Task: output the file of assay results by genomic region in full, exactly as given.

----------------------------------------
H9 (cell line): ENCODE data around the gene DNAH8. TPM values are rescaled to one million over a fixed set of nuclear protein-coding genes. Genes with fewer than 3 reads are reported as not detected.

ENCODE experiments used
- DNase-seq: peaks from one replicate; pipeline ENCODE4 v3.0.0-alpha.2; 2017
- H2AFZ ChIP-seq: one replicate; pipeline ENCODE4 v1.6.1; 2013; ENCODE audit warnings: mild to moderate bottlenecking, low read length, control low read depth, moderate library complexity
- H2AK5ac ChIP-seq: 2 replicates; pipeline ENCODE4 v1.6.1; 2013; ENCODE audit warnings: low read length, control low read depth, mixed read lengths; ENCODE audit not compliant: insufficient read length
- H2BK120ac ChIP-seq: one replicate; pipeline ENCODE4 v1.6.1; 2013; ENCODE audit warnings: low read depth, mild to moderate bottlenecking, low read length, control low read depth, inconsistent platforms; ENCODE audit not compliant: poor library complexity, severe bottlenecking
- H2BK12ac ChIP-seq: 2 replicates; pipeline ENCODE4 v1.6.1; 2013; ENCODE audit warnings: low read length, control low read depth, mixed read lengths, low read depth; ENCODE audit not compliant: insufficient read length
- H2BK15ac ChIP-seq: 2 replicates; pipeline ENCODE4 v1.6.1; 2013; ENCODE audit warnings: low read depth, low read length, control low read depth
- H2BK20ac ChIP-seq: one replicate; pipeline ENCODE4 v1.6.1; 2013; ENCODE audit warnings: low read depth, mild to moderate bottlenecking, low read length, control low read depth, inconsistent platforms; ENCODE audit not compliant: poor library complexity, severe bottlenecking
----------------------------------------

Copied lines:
H9 (cell line): ENCODE data around the gene DNAH8. TPM values are rescaled to one million over a fixed set of nuclear protein-coding genes. Genes with fewer than 3 reads are reported as not detected.

ENCODE experiments used
- DNase-seq: peaks from one replicate; pipeline ENCODE4 v3.0.0-alpha.2; 2017
- H2AFZ ChIP-seq: one replicate; pipeline ENCODE4 v1.6.1; 2013; ENCODE audit warnings: mild to moderate bottlenecking, low read length, control low read depth, moderate library complexity
- H2AK5ac ChIP-seq: 2 replicates; pipeline ENCODE4 v1.6.1; 2013; ENCODE audit warnings: low read length, control low read depth, mixed read lengths; ENCODE audit not compliant: insufficient read length
- H2BK120ac ChIP-seq: one replicate; pipeline ENCODE4 v1.6.1; 2013; ENCODE audit warnings: low read depth, mild to moderate bottlenecking, low read length, control low read depth, inconsistent platforms; ENCODE audit not compliant: poor library complexity, severe bottlenecking
- H2BK12ac ChIP-seq: 2 replicates; pipeline ENCODE4 v1.6.1; 2013; ENCODE audit warnings: low read length, control low read depth, mixed read lengths, low read depth; ENCODE audit not compliant: insufficient read length
- H2BK15ac ChIP-seq: 2 replicates; pipeline ENCODE4 v1.6.1; 2013; ENCODE audit warnings: low read depth, low read length, control low read depth
- H2BK20ac ChIP-seq: one replicate; pipeline ENCODE4 v1.6.1; 2013; ENCODE audit warnings: low read depth, mild to moderate bottlenecking, low read length, control low read depth, inconsistent platforms; ENCODE audit not compliant: poor library complexity, severe bottlenecking